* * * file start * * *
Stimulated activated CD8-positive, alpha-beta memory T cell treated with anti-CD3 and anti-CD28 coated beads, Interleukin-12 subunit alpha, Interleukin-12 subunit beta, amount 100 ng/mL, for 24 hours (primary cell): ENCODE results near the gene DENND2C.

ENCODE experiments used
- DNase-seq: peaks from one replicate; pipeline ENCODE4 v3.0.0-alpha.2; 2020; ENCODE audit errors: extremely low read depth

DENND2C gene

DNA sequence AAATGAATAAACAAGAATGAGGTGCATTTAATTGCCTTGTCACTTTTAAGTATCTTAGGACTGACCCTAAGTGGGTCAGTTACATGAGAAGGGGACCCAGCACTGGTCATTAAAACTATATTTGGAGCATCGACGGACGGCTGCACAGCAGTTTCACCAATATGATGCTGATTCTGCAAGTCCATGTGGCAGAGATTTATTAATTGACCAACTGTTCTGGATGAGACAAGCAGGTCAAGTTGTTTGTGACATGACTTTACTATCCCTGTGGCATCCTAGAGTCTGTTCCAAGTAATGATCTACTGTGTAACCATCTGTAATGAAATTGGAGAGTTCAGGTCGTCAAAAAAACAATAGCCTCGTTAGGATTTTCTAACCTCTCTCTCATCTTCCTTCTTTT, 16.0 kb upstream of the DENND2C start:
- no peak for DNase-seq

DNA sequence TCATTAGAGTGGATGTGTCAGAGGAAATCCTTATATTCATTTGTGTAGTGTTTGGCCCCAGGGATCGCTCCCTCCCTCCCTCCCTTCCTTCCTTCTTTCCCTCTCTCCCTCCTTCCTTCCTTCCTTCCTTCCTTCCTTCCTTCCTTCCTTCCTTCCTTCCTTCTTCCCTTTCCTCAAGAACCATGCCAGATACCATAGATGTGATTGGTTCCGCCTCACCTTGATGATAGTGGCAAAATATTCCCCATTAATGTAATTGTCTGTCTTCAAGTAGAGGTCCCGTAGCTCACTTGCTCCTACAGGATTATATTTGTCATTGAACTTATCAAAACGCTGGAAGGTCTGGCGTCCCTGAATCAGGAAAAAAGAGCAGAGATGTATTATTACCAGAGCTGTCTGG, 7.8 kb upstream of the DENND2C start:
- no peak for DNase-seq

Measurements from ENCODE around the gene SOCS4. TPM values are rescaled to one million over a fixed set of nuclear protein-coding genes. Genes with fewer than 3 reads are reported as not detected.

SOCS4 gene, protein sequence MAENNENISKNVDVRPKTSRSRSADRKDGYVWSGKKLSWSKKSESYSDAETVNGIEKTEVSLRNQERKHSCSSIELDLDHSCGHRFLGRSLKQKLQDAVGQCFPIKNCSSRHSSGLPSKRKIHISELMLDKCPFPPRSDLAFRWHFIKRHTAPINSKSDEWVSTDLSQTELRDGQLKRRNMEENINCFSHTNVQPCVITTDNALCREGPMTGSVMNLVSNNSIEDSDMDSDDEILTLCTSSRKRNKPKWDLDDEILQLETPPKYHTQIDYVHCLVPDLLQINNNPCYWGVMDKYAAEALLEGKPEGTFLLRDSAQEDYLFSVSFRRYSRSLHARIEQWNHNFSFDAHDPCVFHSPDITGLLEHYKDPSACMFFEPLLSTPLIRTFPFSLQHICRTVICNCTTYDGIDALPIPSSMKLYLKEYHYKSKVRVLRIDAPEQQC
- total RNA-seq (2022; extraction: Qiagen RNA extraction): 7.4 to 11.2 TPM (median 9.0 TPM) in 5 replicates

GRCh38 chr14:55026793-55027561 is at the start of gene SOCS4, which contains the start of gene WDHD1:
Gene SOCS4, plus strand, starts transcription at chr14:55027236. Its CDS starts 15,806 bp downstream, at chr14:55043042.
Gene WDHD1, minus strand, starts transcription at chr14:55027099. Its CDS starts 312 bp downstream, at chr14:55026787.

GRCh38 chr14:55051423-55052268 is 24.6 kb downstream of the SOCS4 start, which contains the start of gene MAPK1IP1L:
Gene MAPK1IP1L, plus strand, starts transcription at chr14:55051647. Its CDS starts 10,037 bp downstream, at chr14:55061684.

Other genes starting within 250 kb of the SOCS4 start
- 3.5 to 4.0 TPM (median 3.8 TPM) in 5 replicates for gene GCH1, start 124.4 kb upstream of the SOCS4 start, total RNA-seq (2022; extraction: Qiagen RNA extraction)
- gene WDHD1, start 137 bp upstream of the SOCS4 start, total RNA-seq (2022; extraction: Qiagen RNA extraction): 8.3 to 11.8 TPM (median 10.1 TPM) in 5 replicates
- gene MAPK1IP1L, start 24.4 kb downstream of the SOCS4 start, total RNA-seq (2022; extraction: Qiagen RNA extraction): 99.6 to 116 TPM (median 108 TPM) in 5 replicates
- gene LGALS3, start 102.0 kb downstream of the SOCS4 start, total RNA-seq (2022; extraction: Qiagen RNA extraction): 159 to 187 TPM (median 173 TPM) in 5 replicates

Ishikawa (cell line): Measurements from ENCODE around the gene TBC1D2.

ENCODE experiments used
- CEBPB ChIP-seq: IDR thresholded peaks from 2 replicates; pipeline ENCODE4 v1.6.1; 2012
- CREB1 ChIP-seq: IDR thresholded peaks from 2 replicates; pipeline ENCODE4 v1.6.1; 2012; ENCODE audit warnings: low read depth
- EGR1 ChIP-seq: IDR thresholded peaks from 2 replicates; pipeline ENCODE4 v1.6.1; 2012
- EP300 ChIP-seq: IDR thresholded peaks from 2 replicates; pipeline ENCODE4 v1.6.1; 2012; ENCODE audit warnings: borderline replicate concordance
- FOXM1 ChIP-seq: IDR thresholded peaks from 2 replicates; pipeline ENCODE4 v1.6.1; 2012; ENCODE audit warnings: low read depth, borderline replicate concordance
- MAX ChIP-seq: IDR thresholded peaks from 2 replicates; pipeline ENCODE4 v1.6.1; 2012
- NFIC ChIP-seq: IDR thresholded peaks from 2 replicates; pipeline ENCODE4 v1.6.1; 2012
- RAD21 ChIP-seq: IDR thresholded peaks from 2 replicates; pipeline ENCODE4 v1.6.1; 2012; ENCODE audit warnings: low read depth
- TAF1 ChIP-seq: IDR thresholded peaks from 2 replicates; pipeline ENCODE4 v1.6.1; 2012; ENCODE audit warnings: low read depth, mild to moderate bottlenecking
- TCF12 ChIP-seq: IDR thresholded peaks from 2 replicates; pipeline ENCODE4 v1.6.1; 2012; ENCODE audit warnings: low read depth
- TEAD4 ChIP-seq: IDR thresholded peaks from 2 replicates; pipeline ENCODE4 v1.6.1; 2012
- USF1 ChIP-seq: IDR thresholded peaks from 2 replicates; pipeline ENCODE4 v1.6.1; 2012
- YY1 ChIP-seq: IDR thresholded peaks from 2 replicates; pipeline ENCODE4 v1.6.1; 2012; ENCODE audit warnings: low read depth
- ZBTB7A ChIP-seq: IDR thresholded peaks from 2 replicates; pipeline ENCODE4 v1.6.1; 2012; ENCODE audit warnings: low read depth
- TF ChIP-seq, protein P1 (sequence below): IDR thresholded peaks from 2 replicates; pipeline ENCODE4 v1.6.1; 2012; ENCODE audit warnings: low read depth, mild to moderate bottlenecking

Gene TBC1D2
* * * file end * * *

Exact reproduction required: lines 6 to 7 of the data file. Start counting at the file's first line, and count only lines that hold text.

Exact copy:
- no peak for DNase-seq

DNA sequence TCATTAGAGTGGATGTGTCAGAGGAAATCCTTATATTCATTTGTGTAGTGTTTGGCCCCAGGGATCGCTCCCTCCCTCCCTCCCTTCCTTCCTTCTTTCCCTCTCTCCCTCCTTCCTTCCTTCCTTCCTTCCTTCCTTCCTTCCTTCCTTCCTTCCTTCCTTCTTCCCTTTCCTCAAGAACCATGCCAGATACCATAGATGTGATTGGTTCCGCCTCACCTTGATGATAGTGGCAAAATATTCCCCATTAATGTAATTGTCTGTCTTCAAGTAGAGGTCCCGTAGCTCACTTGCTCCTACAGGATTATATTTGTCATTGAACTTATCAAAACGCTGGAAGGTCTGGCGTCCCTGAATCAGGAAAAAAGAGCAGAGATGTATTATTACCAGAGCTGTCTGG, 7.8 kb upstream of the DENND2C start: